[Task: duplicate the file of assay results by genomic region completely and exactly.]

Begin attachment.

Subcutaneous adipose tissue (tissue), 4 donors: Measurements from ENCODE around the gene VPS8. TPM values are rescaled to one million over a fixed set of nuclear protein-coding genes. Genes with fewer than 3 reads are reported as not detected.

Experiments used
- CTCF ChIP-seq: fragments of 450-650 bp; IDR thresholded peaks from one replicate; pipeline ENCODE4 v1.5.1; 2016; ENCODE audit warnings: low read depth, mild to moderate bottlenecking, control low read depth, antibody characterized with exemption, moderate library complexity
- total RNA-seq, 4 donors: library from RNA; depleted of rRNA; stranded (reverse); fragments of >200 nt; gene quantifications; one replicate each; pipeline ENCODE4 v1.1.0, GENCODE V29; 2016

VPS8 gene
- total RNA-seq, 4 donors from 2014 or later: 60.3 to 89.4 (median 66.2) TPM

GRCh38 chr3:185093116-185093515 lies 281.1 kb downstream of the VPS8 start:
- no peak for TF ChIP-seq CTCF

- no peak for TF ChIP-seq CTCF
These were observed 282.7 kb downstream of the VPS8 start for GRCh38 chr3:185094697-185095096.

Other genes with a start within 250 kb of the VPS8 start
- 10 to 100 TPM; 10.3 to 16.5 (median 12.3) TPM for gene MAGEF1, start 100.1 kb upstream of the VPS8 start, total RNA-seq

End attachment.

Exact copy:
Subcutaneous adipose tissue (tissue), 4 donors: Measurements from ENCODE around the gene VPS8. TPM values are rescaled to one million over a fixed set of nuclear protein-coding genes. Genes with fewer than 3 reads are reported as not detected.

Experiments used
- CTCF ChIP-seq: fragments of 450-650 bp; IDR thresholded peaks from one replicate; pipeline ENCODE4 v1.5.1; 2016; ENCODE audit warnings: low read depth, mild to moderate bottlenecking, control low read depth, antibody characterized with exemption, moderate library complexity
- total RNA-seq, 4 donors: library from RNA; depleted of rRNA; stranded (reverse); fragments of >200 nt; gene quantifications; one replicate each; pipeline ENCODE4 v1.1.0, GENCODE V29; 2016

VPS8 gene
- total RNA-seq, 4 donors from 2014 or later: 60.3 to 89.4 (median 66.2) TPM

GRCh38 chr3:185093116-185093515 lies 281.1 kb downstream of the VPS8 start:
- no peak for TF ChIP-seq CTCF

- no peak for TF ChIP-seq CTCF
These were observed 282.7 kb downstream of the VPS8 start for GRCh38 chr3:185094697-185095096.

Other genes with a start within 250 kb of the VPS8 start
- 10 to 100 TPM; 10.3 to 16.5 (median 12.3) TPM for gene MAGEF1, start 100.1 kb upstream of the VPS8 start, total RNA-seq